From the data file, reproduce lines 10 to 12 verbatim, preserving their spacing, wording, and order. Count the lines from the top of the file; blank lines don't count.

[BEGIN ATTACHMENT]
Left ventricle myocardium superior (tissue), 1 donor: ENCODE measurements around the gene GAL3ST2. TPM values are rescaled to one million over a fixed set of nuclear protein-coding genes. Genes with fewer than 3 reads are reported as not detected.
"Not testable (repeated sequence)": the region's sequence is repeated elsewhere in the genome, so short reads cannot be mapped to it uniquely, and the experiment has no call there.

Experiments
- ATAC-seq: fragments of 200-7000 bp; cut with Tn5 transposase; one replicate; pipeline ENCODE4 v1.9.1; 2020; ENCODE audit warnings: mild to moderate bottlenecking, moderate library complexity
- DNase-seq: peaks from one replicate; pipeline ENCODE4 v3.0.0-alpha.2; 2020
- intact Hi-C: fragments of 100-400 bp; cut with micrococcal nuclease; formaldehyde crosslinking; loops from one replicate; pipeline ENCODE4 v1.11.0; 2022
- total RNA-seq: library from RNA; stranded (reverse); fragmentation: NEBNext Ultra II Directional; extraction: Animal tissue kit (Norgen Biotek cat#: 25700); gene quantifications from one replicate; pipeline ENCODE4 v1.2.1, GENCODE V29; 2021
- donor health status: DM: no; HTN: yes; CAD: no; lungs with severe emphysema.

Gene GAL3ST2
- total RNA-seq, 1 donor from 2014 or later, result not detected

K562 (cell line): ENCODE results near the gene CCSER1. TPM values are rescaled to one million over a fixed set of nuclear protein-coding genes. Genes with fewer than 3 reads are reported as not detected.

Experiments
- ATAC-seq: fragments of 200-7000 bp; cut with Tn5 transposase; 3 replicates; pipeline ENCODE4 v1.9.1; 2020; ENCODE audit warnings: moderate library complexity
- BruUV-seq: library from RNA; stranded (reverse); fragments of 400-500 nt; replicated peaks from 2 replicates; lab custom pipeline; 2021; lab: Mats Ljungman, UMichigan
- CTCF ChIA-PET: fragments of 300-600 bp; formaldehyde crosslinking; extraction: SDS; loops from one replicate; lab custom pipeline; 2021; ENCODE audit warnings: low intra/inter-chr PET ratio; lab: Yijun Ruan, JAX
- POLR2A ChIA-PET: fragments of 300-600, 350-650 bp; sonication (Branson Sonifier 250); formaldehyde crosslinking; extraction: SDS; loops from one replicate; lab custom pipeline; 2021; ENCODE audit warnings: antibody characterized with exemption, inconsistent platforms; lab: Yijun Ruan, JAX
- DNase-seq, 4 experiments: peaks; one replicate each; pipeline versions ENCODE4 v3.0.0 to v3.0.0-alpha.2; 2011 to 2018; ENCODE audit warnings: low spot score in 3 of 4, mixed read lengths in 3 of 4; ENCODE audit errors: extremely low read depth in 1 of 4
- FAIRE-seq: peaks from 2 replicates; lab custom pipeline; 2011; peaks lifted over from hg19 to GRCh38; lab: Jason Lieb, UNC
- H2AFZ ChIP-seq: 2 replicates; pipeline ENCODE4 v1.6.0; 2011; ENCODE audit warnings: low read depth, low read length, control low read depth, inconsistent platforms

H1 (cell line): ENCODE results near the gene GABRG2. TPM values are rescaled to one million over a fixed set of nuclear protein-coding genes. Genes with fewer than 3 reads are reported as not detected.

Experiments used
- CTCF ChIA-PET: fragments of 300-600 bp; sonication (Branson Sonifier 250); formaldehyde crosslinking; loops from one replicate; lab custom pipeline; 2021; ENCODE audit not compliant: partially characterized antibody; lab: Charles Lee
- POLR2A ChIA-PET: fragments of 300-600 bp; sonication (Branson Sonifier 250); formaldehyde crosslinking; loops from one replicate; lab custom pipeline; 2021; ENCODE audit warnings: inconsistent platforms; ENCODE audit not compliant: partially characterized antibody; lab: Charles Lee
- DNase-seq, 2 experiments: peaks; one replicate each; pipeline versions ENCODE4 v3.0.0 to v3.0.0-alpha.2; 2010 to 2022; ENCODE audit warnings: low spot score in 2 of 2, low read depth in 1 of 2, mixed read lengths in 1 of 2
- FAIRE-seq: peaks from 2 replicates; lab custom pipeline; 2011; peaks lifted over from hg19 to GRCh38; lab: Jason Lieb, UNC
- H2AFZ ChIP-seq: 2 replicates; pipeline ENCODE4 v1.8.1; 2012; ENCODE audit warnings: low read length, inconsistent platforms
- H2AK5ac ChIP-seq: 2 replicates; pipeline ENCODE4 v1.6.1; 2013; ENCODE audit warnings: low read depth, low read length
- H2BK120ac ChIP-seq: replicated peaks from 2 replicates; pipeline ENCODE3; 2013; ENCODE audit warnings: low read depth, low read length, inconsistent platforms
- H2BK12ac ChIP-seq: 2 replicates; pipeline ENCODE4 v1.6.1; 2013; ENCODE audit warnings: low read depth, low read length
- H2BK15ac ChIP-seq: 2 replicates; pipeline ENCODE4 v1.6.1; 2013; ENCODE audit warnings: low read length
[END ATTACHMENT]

- total RNA-seq, 1 donor from 2014 or later, result not detected

K562 (cell line): ENCODE results near the gene CCSER1. TPM values are rescaled to one million over a fixed set of nuclear protein-coding genes. Genes with fewer than 3 reads are reported as not detected.

Experiments